Well, yeah, it's really about that low. I'd dreamed about getting to 3.5 or even, if the stars all lined up, 4.0, but that never happened. I guess I just didn't want it that bad.

Of course the other way of looking at it is that I'm maximizing my potential.

"2.85 w/kg? No problem, you can be a Cat 2. Next patient please."

(It helps to have a decent sprint, but even my sprint isn't that impressive, with a typical 1200w peak and 900-1100w sustained for, usually, just under 20 seconds - but that's all I have, so if you have it, you can be a 2 too).

With that elation/deflation little roller coaster out of the way, I could think about the next block of riding. My blocks don't have much to do with enormous cycles of training. They have more to do with "When's my next race?"

I hope to do the Keith Berger race in East Hartford, but we'll be 18 hours away 36 hours before the race. That means we'll need to drive at least 12 hours, if not 13 or 14, the day before the race, meaning I'll probably skip a ride then.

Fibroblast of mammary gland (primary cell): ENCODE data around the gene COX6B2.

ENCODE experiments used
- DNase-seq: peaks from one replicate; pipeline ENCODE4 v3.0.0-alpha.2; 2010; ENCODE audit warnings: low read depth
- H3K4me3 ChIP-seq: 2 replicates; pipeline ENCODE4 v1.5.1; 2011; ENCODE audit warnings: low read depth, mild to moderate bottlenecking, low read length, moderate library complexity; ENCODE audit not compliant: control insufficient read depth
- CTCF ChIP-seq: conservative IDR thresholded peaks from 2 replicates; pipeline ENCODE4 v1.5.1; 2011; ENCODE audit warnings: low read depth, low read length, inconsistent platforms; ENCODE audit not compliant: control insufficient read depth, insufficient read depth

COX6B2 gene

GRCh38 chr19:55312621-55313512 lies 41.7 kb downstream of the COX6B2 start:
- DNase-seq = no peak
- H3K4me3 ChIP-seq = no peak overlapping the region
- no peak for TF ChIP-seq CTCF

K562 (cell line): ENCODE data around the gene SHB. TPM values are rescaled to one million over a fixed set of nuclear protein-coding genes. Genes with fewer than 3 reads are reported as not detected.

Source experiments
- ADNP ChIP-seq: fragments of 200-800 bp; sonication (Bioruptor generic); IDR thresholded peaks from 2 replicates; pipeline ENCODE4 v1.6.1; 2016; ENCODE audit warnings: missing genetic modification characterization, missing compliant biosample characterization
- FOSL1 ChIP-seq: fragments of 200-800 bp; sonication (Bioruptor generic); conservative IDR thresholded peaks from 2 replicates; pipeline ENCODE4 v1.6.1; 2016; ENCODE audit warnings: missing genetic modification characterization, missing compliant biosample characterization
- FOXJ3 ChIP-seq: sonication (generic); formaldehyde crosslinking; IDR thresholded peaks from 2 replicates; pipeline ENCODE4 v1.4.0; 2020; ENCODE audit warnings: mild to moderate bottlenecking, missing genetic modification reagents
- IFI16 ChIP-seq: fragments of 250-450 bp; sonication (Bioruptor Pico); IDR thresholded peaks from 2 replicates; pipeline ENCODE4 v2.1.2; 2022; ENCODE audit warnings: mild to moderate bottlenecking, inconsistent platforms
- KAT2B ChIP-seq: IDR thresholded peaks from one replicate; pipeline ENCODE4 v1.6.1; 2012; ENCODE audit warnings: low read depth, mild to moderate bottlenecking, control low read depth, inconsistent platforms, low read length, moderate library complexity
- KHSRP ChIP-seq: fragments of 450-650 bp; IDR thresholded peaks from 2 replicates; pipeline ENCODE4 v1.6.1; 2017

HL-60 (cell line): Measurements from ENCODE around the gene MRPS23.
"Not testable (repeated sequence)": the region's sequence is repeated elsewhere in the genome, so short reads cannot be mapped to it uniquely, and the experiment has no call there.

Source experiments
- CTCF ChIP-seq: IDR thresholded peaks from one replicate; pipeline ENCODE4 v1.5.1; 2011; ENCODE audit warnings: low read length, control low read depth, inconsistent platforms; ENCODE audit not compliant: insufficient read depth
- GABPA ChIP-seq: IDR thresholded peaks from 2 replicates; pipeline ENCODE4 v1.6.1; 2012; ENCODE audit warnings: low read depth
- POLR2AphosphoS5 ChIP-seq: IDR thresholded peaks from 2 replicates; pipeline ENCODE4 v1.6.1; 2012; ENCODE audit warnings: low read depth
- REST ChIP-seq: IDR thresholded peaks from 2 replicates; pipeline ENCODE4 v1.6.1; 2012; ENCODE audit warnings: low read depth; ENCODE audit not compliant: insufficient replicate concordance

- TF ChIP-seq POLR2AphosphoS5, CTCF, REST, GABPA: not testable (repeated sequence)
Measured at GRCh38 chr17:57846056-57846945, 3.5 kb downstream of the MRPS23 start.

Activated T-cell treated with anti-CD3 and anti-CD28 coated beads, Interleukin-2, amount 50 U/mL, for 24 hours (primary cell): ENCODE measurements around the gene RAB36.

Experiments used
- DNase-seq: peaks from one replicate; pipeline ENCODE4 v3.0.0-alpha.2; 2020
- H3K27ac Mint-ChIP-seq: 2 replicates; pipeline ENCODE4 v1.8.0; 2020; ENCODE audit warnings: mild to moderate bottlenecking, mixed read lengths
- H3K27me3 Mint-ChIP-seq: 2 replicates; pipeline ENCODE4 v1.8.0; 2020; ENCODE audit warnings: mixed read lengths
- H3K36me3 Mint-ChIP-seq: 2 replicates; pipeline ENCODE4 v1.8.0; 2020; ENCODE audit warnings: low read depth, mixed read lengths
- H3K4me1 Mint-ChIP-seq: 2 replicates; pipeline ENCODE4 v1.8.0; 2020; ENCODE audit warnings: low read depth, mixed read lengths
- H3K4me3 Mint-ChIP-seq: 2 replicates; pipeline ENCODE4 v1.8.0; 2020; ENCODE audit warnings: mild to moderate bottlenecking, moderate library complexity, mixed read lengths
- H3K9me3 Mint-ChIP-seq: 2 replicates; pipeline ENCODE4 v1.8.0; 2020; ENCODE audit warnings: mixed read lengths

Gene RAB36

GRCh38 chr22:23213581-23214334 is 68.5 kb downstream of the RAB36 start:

Going backwards, I'll be able to do the Tuesday Night Worlds, weather permitting.

And today, in order to try and get stuff done at home, I skipped my ride. I did a short ride yesterday, nothing major, under an hour.

My next training block, then, is Tuesday race, hopefully an hour somewhere in Thursday or Friday, then Sunday race.

One day of training before Sunday, maybe two. Sounds like a plan. I mean, heck, I've been racing at 2.85 w/kg. The race can't got that badly, then, right?



Yasser said...

I really enjoyed this. you help to remind us that we are all still humans.

MrsSDC said...

I have to point out that I did not refer to my husband as a 5 year old in my husband's body...I was as infinitely patient as always.

Suitcase of Courage (aka SOC) said...

Heh - I just found an old (October 2010) bloodwork report showing my Hematocrit at 42.7

At that level, I guess it's a wonder I can ride a bike fast at all.

Aki said...

thanks Yasser. And yes, I made the great leap of saying I'm a 5 year old, with no offense intended to my nephew. And with that hematocrit it just goes to prove that hematocrit doesn't mean much by itself.

WMdeR said...

Dear SDC,

A 46-48 HCT is on the very high end of natural normal for men at sea level.


William M. deRosset
Fort Collins, CO